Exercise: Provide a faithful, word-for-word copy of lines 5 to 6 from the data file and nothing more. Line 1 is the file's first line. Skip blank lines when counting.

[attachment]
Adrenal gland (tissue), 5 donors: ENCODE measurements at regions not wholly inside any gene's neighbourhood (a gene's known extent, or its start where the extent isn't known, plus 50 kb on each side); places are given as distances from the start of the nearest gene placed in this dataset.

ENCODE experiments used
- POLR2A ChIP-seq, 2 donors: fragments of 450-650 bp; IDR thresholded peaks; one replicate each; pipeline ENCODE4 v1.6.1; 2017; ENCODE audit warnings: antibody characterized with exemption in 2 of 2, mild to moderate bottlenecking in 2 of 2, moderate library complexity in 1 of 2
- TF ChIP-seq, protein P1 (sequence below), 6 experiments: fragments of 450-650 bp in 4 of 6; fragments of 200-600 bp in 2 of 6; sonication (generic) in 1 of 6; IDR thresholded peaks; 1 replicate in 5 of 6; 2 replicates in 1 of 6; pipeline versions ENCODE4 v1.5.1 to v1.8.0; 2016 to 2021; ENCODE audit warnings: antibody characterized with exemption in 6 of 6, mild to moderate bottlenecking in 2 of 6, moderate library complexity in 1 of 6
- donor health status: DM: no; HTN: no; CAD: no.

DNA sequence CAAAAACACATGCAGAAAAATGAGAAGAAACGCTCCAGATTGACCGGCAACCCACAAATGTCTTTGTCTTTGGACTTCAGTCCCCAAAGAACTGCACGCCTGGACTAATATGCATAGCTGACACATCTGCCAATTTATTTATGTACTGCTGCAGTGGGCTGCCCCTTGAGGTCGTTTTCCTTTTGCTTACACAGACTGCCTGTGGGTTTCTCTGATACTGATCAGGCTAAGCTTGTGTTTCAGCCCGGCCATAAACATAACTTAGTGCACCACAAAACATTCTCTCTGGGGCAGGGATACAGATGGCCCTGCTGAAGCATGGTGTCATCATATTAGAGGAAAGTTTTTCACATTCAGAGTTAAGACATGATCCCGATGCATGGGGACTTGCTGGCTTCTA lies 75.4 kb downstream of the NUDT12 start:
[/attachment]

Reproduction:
- donor health status: DM: no; HTN: no; CAD: no.

DNA sequence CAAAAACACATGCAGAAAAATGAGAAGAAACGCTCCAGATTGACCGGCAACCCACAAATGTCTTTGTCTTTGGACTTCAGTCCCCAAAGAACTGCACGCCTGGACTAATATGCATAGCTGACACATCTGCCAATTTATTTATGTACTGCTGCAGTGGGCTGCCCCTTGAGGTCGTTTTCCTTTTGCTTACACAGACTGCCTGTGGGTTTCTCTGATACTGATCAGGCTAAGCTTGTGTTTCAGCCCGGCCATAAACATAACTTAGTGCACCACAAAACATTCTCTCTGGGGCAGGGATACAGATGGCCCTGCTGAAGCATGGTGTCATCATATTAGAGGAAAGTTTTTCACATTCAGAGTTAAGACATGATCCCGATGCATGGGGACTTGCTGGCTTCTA lies 75.4 kb downstream of the NUDT12 start: